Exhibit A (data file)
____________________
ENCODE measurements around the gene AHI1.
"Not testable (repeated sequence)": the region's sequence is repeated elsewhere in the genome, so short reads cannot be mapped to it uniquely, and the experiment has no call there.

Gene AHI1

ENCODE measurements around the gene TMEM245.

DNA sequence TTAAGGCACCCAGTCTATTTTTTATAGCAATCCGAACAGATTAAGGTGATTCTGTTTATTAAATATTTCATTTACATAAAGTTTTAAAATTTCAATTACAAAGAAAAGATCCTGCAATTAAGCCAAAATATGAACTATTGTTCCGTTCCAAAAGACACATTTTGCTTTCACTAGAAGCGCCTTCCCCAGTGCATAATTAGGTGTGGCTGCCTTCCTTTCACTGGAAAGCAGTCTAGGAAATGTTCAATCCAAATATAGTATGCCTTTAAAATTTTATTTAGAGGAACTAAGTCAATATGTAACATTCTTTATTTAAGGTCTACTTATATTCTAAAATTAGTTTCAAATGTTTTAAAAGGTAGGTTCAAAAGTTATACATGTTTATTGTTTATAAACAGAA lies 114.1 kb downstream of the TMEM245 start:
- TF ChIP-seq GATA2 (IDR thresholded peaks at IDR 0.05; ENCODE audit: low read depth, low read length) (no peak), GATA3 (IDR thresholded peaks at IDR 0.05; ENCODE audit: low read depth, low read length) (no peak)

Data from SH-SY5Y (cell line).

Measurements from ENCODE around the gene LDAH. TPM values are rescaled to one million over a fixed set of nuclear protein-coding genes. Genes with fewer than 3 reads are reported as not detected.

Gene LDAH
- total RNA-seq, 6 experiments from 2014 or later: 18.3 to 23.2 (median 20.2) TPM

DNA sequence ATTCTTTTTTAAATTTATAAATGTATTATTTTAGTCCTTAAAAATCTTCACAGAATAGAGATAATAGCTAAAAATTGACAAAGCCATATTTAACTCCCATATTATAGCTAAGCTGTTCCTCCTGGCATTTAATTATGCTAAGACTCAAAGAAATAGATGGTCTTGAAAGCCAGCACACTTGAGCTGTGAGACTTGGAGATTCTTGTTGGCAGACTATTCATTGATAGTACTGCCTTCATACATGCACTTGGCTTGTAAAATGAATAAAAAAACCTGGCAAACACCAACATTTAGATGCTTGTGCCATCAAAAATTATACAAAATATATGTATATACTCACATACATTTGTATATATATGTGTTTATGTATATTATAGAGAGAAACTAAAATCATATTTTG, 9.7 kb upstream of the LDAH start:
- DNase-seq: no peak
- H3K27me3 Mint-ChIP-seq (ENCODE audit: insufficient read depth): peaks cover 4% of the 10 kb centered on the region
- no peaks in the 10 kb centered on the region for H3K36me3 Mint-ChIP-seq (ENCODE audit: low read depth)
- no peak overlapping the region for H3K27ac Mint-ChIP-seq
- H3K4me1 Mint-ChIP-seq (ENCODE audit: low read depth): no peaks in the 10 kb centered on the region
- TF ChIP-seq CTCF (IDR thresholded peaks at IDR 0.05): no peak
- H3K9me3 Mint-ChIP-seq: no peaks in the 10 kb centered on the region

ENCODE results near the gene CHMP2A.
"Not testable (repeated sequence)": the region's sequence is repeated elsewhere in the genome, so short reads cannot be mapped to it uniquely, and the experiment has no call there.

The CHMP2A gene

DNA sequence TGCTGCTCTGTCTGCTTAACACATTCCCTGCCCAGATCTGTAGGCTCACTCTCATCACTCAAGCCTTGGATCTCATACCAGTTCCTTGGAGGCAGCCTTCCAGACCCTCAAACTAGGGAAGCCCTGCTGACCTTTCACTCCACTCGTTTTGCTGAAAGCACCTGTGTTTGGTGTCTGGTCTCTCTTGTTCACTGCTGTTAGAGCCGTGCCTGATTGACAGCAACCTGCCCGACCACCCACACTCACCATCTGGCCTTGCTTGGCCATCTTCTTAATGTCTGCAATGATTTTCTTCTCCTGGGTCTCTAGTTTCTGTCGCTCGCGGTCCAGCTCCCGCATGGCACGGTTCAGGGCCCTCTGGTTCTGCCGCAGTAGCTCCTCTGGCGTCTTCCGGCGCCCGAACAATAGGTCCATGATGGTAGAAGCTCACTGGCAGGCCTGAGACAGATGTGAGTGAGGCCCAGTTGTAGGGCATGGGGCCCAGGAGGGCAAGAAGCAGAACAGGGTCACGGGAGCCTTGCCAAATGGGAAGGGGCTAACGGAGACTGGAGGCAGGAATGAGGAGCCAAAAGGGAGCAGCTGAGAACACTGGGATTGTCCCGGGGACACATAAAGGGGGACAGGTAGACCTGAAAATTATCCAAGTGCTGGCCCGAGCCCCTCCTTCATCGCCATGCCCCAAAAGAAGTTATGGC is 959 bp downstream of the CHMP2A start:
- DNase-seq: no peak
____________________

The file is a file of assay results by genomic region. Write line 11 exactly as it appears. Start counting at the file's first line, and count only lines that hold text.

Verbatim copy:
DNA sequence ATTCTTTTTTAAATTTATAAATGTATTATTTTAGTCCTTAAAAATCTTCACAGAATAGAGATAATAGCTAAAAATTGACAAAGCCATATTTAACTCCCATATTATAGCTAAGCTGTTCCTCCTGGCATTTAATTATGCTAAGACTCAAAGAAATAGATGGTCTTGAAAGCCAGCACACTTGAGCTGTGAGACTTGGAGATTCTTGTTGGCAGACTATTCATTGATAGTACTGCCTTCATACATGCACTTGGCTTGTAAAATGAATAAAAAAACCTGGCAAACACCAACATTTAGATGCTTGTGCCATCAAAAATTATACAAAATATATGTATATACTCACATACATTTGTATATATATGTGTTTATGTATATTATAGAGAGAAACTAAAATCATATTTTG, 9.7 kb upstream of the LDAH start: